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Why is it that partner seeks to prolong her pain? What is source and purpose of this masochistic streak? Upon break-up of relationship, partner (but not narcissist, who usually refuses to provide closure) engage in a tortuous and drawn out post mortem.
But question who did what to whom (and even why) is irrelevant. What is relevant is to stop mourning oneself, start smiling again and love in a less subservient, hopeless, and pain-inflicting manner.
Abuse is an integral, inseparable part of Narcissistic Personality Disorder.
The narcissist idealises and then DEVALUES and discards object of his initial idealisation. This abrupt, heartless devaluation IS abuse. ALL narcissists idealise and then devalue. This is THE core narcissistic behaviour. The narcissist exploits, lies, insults, demeans, ignores (the "silent treatment"), manipulates, controls. All these are forms of abuse.
There are a million ways to abuse. To love too much is to abuse. It is tantamount to treating someone as one's extension, an object, or an instrument of gratification. To be over-protective, not to respect privacy, to be brutally honest, with a morbid sense of humour, or consistently tactless – is to abuse. To expect too much, to denigrate, to ignore – are all modes of abuse. There is physical abuse, verbal abuse, psychological abuse, sexual abuse. The list is long.
Narcissists are masters of abusing surreptitiously ("ambient abuse"). They are "stealth abusers". You have to actually live with one in order to witness abuse.
There are three important categories of abuse:
Overt Abuse – The open and explicit abuse of another person. Threatening, coercing, battering, lying, berating, demeaning, chastising, insulting, humiliating, exploiting, ignoring ("silent treatment"), devaluing, unceremoniously discarding, verbal abuse, physical abuse and sexual abuse are all forms of overt abuse. Covert or Controlling Abuse – Narcissism is almost entirely about control. It is a primitive and immature reaction to circumstances of a life in which narcissist (usually in his childhood) was rendered helpless. It is about re-asserting one's identity, re-establishing predictability, mastering environment – human and physical. The bulk of narcissistic behaviours can be traced to this panicky reaction to potential for loss of control. Narcissists are hypochondriacs (and difficult patients) because they are afraid to lose control over their body, its looks and its proper functioning. They are obsessive-compulsive in their efforts to subdue their physical habitat and render it foreseeable. They stalk people and harass them as a means of "being in touch" – another form of narcissistic control. But why panic?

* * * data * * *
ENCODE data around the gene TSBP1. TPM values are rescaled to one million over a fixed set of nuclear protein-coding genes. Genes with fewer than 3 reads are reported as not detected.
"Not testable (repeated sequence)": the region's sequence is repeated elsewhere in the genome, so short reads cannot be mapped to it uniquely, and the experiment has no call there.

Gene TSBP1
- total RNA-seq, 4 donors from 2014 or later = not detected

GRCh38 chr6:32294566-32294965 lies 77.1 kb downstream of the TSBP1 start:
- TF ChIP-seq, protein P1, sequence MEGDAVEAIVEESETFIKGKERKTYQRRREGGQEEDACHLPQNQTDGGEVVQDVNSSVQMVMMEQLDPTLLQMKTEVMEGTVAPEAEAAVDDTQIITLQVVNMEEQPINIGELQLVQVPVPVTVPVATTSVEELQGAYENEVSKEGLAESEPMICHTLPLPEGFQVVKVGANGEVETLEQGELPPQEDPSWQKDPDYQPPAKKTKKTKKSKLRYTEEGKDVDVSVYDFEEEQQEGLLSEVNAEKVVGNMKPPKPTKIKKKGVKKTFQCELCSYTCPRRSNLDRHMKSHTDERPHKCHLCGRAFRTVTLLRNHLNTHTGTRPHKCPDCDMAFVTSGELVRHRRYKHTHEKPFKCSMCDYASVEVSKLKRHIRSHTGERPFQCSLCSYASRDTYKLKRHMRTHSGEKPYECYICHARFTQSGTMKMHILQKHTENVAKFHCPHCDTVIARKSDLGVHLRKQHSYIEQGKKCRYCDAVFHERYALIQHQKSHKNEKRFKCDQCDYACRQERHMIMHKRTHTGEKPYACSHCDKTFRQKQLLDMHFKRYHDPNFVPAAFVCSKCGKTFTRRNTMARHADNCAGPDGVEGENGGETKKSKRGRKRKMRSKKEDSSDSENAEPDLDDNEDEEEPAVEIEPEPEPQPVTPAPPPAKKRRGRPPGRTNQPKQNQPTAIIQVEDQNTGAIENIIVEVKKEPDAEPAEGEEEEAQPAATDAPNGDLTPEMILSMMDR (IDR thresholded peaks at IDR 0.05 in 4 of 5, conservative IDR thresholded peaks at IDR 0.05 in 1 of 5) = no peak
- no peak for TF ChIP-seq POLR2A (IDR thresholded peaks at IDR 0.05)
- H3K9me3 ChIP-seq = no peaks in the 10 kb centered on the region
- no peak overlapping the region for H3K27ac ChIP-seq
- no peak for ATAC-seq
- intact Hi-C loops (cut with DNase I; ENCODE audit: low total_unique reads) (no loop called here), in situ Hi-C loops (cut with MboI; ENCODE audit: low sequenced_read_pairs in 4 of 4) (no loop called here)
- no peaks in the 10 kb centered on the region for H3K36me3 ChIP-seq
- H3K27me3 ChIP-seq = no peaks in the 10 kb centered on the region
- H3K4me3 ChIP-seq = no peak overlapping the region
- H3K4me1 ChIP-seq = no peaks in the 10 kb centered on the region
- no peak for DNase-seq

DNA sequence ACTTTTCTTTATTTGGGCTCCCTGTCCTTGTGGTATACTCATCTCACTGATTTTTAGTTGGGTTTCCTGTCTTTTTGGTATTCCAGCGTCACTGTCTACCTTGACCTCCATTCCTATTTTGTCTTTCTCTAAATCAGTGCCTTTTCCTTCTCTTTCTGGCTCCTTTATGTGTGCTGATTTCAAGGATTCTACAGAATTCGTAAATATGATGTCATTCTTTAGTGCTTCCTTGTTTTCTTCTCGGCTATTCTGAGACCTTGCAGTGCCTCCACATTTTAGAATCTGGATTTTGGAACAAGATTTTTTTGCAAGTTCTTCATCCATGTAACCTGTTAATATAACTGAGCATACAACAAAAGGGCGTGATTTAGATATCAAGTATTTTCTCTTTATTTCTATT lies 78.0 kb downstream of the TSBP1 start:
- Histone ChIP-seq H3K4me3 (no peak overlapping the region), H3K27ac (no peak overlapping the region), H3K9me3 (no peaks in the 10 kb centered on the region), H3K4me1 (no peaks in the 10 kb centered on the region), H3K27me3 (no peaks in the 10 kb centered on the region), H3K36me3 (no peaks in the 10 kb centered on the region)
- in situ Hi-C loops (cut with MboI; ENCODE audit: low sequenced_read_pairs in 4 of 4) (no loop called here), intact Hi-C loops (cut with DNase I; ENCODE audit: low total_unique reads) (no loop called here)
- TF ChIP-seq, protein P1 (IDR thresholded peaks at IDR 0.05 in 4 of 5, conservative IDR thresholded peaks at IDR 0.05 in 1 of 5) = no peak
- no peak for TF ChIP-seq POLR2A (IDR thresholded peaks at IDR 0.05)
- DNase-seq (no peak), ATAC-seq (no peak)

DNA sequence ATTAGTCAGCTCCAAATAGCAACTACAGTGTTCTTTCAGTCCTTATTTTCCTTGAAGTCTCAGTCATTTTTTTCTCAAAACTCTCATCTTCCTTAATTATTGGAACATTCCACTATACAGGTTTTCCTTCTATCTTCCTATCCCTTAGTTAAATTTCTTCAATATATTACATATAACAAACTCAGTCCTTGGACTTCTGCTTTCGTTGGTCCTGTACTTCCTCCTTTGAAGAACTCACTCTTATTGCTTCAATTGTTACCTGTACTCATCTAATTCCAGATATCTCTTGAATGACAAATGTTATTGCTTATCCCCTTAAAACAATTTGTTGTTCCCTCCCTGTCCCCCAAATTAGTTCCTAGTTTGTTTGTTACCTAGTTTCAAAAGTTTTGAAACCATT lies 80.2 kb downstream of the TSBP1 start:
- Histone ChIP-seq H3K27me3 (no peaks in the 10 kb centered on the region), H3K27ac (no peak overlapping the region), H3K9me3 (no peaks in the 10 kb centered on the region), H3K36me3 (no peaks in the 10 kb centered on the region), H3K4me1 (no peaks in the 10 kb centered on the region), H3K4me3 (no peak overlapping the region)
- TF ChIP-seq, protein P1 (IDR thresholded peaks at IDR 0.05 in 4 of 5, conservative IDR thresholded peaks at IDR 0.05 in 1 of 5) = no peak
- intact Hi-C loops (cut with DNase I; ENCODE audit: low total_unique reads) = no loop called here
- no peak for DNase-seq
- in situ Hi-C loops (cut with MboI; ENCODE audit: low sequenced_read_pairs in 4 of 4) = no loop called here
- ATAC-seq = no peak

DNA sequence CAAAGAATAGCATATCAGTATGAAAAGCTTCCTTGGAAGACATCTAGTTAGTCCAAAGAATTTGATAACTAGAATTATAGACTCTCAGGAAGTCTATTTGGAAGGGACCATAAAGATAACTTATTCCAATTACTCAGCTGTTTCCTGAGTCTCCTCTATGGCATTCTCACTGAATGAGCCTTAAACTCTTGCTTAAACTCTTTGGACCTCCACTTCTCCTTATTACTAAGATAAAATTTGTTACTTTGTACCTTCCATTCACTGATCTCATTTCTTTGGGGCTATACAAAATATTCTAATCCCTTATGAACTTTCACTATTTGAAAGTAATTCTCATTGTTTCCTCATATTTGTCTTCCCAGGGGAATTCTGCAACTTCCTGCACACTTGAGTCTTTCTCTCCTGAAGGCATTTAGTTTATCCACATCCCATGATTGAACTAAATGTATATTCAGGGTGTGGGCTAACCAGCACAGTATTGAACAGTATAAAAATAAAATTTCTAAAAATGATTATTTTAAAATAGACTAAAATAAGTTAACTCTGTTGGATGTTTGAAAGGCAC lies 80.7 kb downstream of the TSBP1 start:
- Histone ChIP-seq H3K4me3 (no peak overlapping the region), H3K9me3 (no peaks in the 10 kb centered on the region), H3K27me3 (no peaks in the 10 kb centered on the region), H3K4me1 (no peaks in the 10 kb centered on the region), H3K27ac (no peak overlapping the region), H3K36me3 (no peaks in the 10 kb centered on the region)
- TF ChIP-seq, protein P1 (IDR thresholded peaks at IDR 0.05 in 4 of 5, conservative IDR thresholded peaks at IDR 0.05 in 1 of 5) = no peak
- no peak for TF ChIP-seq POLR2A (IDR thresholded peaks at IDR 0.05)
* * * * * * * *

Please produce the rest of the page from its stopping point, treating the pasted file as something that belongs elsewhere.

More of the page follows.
The narcissist is a solipsist. To him, nothing exists except himself. Meaningful others are his extensions, assimilated by him, they are internal objects – not external ones. Thus, losing control of a significant other – is equivalent to losing use of a limb, or of one's brain. It is terrifying.
Independent or disobedient people evoke in narcissist realisation that something is wrong with his worldview, that he is not centre of world or its cause and that he cannot control what, to him, are internal representations.
To narcissist, losing control means going insane. Because other people are mere elements in narcissist's mind – being unable to manipulate them literally means losing it (his mind). Imagine, if you suddenly were to find out that you cannot manipulate your memories or control your thoughts… Nightmarish!
Moreover, it is often only through manipulation and extortion that narcissist can secure his Narcissistic Supply (NS). Controlling his Sources of Narcissistic Supply is a (mental) life or death question for narcissist. The narcissist is a drug addict (his drug being NS) and he would go to any length to obtain next dose.
In his frantic efforts to maintain control or re-assert it, narcissist resorts to a myriad of fiendishly inventive stratagems and mechanisms. Here is a partial list:
The narcissist acts unpredictably, capriciously, inconsistently and irrationally. This serves to demolish in others their carefully crafted worldview. They become dependent upon next twist and turn of narcissist, his inexplicable whims, his outbursts, denial, or smiles.
In other words: narcissist makes sure that HE is only stable entity in lives of others – by shattering rest of their world through his seemingly insane behaviour. He guarantees his presence in their lives – by destabilising them.
In absence of a self, there are no likes or dislikes, preferences, predictable behaviour or characteristics. It is not possible to know narcissist. There is no one there.
The narcissist was conditioned – from an early age of abuse and trauma – to expect unexpected. His was a world in which (sometimes sadistic) capricious caretakers and peers often behaved arbitrarily. He was trained to deny his True Self and nurture a False one.
Having invented himself, narcissist sees no problem in re-inventing that which he designed in first place. The narcissist is his own creator.
Hence his grandiosity.
Sam Vaknin is the author of Malignant Self Love - Narcissism Revisited and After the Rain - How the West Lost the East. He is a columnist for Central Europe Review, United Press International (UPI) and eBookWeb and the editor of mental health and Central East Europe categories in The Open Directory, Suite101 and searcheurope.com.
Visit Sam's Web site at http://samvak.tripod.com